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Hitachi delivering 45-mile-per-hour elevator to Chinese high-rise

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Japan’s Hitachi said Monday it will provide the world’s fastest elevators, which can clock speeds of up to 72 kilometers (45 miles) per hour, to a high-rise building in China.

The lifts will be delivered to the 111-story, 530-metre (1,740-foot)-tall Guangzhou CTF Financial Centre due to be opened in the southern Chinese city of Guangzhou in 2016, the electronics and engineering firm said in a press release.

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They will be able to travel the length of the 440 metre shaft — from the first to 95th floor — in a stomach-churning 43 seconds.

Hitachi will install a total of 95 elevators at the tower, including two of the superfast lifts, as well as slower machines such as double-decker lifts, the statement said.

The centre will be the tallest building in Guangzhou, complete with office, hotel and residential space.

The world’s fastest elevator uses a newly developed permanent magnet motor that achieves both a thin profile and a high output, the statement said.

It is also equipped with a braking system capable of withstanding the terrific heat that might be generated if a malfunction ever develops.

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China accounts for about 60 percent of global demand for elevators and is at the centre of fierce competition among the world’s elevator makers, a Hitachi official said.

The world’s fastest elevator currently in operation is the 60.6 kilometre per hour lift at Taipei 101, in Taiwan’s main city, he said.

[Image via Agence France-Presse]

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Ex-Bush official shreds Barr for serving Trump’s ‘authoritarian’ ambitions

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MSNBC's Elise Jordan busted Attorney General William Barr's hypocrisy on surveillance.

The "Morning Joe" contributor and former White House official in the George W. Bush administration, where Barr also served -- and helped build the surveillance state before going on to work for telecommunications companies that turned over customer data to the government.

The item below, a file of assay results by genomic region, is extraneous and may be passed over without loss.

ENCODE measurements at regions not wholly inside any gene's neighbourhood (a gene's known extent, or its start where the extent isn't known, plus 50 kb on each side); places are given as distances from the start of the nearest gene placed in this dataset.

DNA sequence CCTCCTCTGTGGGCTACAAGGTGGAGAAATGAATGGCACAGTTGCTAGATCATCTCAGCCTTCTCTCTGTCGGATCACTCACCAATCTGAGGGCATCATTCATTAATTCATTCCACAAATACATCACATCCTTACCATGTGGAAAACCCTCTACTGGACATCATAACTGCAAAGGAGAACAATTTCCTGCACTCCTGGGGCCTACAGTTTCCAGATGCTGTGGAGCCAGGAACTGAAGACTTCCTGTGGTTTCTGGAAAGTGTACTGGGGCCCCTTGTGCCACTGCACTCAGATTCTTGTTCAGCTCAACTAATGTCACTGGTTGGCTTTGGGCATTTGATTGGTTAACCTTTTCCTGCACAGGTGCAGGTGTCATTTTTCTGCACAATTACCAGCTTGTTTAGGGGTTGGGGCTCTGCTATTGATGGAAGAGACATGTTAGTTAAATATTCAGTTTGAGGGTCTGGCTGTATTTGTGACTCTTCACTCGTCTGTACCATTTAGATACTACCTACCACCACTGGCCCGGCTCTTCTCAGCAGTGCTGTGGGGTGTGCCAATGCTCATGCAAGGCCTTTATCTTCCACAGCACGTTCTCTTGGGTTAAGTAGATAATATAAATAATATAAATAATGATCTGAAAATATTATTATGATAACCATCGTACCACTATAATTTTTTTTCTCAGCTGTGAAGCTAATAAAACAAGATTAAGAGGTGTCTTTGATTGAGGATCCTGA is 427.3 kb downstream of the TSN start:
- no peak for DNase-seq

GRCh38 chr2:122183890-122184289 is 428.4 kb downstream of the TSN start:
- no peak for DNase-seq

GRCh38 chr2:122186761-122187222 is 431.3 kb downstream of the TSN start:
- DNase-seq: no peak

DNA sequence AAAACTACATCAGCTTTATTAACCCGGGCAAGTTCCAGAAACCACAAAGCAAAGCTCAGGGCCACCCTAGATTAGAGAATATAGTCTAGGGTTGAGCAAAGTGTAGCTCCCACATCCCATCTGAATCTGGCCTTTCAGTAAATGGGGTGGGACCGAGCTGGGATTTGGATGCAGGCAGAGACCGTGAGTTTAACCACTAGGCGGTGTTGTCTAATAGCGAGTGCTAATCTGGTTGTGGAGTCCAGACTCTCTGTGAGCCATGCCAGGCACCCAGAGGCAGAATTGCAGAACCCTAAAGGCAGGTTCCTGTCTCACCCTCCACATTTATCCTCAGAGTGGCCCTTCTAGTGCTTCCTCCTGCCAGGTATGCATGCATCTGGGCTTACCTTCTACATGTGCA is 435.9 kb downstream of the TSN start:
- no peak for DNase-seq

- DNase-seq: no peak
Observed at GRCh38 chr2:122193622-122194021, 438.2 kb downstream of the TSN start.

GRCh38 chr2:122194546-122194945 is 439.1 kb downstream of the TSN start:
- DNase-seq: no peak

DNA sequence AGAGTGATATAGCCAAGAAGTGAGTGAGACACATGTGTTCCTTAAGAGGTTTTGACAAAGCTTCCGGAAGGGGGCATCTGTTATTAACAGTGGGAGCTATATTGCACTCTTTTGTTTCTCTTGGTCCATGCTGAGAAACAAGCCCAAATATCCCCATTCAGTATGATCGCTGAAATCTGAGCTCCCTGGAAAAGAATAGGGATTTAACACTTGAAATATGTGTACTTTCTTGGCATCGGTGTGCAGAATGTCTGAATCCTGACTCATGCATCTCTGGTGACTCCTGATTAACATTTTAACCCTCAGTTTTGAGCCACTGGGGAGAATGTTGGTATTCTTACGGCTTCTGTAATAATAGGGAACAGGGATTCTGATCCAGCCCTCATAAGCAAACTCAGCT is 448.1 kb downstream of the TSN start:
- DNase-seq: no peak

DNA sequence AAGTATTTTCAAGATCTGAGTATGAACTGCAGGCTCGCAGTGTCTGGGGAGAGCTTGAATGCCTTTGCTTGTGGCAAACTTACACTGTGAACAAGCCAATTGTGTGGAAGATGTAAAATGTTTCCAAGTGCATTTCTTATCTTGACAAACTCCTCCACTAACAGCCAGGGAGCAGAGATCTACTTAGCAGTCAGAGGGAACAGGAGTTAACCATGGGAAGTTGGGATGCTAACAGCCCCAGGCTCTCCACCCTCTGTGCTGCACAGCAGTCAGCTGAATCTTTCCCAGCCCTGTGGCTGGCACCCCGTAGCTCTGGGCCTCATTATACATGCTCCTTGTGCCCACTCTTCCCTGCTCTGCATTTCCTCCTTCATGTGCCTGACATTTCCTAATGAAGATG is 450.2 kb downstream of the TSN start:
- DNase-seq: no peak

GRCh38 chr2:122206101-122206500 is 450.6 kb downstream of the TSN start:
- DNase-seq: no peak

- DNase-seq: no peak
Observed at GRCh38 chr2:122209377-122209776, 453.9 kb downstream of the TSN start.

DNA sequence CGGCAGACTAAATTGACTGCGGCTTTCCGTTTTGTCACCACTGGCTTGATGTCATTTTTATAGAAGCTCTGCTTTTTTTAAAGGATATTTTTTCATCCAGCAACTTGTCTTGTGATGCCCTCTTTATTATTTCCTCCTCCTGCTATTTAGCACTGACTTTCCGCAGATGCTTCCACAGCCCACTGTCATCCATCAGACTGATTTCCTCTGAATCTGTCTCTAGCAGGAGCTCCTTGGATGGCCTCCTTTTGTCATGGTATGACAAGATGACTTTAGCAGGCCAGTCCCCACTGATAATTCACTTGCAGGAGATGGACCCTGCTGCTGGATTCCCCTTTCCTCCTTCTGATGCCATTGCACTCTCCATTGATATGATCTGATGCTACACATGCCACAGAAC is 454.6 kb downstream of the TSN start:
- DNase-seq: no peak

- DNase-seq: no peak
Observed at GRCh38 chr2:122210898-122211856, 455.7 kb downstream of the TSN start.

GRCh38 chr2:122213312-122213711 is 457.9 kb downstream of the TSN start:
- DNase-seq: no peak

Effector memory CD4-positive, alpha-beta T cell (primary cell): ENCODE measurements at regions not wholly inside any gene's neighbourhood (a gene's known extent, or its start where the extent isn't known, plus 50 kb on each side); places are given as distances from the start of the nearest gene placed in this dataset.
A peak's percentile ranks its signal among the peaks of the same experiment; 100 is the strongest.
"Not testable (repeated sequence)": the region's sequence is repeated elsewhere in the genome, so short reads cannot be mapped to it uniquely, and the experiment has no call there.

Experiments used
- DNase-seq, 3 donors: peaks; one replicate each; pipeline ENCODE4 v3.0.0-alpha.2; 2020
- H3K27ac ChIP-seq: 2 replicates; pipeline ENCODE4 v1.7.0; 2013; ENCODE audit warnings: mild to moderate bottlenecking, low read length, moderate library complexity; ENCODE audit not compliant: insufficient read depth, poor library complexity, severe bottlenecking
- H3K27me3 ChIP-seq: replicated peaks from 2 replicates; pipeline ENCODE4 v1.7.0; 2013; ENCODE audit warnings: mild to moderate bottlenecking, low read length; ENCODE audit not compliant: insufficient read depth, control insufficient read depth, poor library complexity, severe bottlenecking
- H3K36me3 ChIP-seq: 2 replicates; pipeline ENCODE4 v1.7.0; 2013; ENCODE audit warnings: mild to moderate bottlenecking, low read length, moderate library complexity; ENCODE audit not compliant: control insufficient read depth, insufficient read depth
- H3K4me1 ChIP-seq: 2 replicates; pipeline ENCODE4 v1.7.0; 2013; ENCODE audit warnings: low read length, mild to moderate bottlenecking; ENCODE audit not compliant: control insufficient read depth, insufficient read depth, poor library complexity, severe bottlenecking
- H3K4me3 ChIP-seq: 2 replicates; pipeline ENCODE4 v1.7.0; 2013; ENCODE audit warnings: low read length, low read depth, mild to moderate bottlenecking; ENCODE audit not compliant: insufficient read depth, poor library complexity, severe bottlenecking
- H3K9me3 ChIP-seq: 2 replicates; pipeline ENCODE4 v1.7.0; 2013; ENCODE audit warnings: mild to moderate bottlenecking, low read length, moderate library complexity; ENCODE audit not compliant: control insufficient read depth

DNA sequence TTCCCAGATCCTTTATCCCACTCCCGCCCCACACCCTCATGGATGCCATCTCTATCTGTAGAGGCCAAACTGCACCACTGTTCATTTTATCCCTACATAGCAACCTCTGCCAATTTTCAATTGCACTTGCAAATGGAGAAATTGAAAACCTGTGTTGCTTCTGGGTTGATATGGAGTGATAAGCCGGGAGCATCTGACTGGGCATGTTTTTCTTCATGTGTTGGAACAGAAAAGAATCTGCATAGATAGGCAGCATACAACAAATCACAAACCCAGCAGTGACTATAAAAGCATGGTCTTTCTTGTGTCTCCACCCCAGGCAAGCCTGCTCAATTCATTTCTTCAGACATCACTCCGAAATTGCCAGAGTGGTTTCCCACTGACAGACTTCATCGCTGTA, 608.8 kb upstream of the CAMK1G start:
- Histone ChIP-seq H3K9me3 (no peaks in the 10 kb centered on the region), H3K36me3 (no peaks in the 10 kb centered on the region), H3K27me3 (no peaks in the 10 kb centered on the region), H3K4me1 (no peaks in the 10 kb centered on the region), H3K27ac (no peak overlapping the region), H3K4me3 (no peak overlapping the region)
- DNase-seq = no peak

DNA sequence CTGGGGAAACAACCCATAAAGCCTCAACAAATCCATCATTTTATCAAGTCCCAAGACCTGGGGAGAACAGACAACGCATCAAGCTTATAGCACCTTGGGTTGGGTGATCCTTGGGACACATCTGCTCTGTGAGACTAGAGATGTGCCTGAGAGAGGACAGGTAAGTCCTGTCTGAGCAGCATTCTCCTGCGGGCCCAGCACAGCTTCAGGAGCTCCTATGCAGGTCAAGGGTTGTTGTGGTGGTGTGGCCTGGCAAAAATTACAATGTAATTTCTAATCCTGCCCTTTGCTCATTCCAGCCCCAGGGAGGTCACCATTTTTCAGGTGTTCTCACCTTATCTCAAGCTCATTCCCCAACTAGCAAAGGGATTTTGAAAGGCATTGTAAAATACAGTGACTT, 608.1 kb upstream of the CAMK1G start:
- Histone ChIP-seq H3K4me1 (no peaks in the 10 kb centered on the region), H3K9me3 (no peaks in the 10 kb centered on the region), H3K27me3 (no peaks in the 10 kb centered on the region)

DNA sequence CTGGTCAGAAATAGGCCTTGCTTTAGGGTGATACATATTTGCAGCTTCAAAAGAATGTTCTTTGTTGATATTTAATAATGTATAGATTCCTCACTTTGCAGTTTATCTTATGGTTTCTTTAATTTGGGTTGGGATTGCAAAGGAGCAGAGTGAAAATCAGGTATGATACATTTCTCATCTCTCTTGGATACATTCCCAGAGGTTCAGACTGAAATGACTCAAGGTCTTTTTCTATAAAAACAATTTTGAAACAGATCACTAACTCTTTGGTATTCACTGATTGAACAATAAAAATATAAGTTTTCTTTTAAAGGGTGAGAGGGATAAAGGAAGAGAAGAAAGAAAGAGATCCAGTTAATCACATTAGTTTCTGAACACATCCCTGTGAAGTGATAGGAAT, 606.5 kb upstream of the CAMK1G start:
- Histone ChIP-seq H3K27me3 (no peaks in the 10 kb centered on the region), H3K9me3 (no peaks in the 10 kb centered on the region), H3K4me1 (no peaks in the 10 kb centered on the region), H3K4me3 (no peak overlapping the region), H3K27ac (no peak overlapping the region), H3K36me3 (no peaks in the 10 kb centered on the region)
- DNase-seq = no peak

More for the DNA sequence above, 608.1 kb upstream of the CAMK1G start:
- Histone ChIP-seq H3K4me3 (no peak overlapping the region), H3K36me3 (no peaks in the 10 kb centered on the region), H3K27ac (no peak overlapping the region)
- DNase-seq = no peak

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Blast damages hospital near biggest US base in Afghanistan

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At least one person was killed and dozens wounded when a bomb exploded close to the largest US military base in Afghanistan Wednesday, damaging homes and a hospital under construction near Bagram Airfield, officials said.

The attack -- which has not yet been claimed -- comes as Washington resumed talks with the Taliban on Saturday, three months after President Donald Trump abruptly halted diplomatic efforts that could end America's longest war.

"The explosion happened in front of the gate of the Korean hospital which is almost adjacent to Bagram airfield," Parwan governor spokeswoman Wahida Shahkar said, referring to the US airbase located north of Kabul, in Parwan province.

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The ‘War on Christmas’ was started more than 500 years ago — by Christians

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If it feels like the “War on Christmas” is getting really old, it is. Almost 15 years have passed since Bill O’Reilly first opened December with a segment called, “Christmas Under Siege”—ten long years in which his cadences and refrains and echoing chorus have become as familiar to most Americans as Handel’s Messiah. More familiar, in fact.

Not that O’Reilly invented the idea. During the 1920’s, Henry Ford’s newspaper published a series of anti-Semitic articles titled, “The International Jew: The World’s Foremost Problem.” Among the complaints:

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